Enjoy the tennis if you can, I will!

Ezra Fischer

How Does Wimbledon Work?

Dear Sports Fan,

How does the Wimbledon tournament work?

Thanks,
Cookie


 

Hi Mom,

If your household is like mine, then your early morning television has been dominated by people wearing white hitting balls at each other on striped green grass since Monday morning when “The Championships, Wimbledon” started. We will probably do a post later on in the tournament about the pretensions of the tournament (the white clothing, the fans, the ball-boys and ball-girls, the phrasing of its name, so for this post, let’s concentrate just on how each match is scored and how it fits into the structure of the tournament.

Wimbledon is a single-elimination tournament, just like the college basketball tournament (March Madness,) except that instead of starting with 64 teams, it begins with 128 players. This is the same for men and women.[1] Basically everyone plays and the person who can win seven times in a row[2] wins the tournament. The organizers of the tournament do stack the deck a little. They give an advantage to the top 32 players in the tournament based on their past performances by assigning a seed to them. The top 32 players are seeded or ranked from 1 to 32. Then the match-ups are created so that no seeded player will play another seeded player in the first two rounds and that if everyone who is ranked higher always wins, when there are four players left, the top seeded player will play the fourth ranked player and the second will play the third. The goal is to give the top two players the best possible chance to play in the final match. For a sport dominated by Europeans, tennis is pretty darn capitalist.

Now you understand the tournament it’s time to understand a match. Sports competitions are generally divided into those that are decided by single games between two competitors or teams (football, boxing, sometimes soccer,) those that are decided by a single competition between lots of people (golf, any kind of racing,) and those that are decided by a series of games (hockey, baseball, basketball, and most games of rock-paper-scissors.) Tennis is weird. I said Wimbledon was a single elimination tournament which it is — but each competition between two players is also sort of a series of games. Actually it’s a series of series’.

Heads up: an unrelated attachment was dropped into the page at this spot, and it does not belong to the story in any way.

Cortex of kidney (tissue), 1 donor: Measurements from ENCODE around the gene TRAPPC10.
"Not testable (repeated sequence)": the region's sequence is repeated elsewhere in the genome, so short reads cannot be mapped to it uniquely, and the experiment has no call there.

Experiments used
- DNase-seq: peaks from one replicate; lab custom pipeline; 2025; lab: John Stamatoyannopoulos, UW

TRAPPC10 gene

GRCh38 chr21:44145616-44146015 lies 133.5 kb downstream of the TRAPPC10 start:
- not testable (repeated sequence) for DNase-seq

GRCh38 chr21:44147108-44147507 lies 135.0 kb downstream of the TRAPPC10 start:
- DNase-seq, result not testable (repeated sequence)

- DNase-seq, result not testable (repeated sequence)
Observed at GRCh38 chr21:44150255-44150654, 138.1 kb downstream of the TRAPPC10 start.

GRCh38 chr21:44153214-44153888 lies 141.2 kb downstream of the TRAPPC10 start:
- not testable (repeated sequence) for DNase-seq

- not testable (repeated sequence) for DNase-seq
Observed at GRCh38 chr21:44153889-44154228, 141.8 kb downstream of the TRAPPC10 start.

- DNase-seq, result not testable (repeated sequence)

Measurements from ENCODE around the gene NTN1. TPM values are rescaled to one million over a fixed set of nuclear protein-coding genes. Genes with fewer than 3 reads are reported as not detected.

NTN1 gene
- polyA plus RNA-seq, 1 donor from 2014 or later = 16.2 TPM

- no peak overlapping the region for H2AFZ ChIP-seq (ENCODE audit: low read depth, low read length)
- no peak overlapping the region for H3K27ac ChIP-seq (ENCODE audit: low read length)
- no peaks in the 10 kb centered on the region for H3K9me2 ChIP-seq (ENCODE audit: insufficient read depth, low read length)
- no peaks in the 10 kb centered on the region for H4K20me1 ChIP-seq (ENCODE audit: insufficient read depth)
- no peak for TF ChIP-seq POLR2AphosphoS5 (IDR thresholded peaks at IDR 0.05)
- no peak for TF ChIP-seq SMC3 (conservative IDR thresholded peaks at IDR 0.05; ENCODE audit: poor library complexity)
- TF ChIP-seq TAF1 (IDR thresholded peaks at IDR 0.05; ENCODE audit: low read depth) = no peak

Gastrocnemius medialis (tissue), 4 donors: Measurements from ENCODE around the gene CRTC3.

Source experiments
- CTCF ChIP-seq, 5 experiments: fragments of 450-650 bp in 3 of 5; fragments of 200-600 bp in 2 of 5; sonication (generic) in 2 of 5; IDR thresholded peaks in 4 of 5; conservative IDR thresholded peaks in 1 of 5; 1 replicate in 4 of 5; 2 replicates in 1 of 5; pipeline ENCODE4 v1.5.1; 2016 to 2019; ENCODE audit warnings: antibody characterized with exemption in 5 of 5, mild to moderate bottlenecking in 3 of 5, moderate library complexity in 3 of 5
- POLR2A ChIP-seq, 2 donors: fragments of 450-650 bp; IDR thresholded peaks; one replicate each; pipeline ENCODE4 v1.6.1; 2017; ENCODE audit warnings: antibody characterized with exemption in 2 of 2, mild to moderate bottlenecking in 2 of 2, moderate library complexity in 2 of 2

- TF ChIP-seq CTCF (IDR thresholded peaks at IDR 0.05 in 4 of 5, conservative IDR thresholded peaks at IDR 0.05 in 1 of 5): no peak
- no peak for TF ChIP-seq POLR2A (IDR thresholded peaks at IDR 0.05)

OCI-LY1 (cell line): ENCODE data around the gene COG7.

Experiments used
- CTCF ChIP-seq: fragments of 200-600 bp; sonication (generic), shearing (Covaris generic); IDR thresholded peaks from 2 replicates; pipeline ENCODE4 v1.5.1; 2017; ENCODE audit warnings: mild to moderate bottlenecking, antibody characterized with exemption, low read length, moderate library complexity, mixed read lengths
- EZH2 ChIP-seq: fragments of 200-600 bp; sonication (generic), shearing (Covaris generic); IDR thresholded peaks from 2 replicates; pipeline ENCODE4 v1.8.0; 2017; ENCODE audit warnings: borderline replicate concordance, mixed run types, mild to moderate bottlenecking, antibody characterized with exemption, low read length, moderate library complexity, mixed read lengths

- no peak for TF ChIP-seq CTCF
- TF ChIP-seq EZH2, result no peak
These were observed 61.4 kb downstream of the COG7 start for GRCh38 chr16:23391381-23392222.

I’ll explain — Tennis has four units of scoring — from largest to smallest it’s the match, the set, the game, and the point. To win a match you have to be the first to win 3 sets if you’re a man and 2 sets if you’re a woman. To win a set you have to be the first person to win 6 games, although you have to win by a margin of two games. At Wimbledon a tie-breaking game to 7 points (although this too must be won by a margin of two) is played in every set but the final one (the third for women and the fifth for men.) These deciding sets can basically go on until infinity. To win a a game you have to be the first person to 5 points although in this too, you must win by two. Just to be confusing instead of counting 0-1-2-3-4-5, games are scored love-15-30-40-game. Once the players have 40 in a game and they are tied, this is called deuce. After this, when one player is a point ahead (and because they must win by two, they only need one to win the game,) it is Advantage [Players Name.]

Got it? I bet you do! What’s interesting to me about this is how it combines the features of a single match (it’s a single day event, it can hinge on small factors like weather, sickness, even just someone having a bad day with the one of the most important features of a series, accuracy (because winning requires winning the majority of times even after the score resets to zero you are more likely to get the “correct” winner.)

Thanks for the question,
Ezra Fischer

Footnotes    (↵ returns to text)
  1. Not viewers, competitors… although now that I think of it, it is true regardless of whether YOU are a man or a woman too.
  2. 128, 64, 32, 16, 8, 4, 2!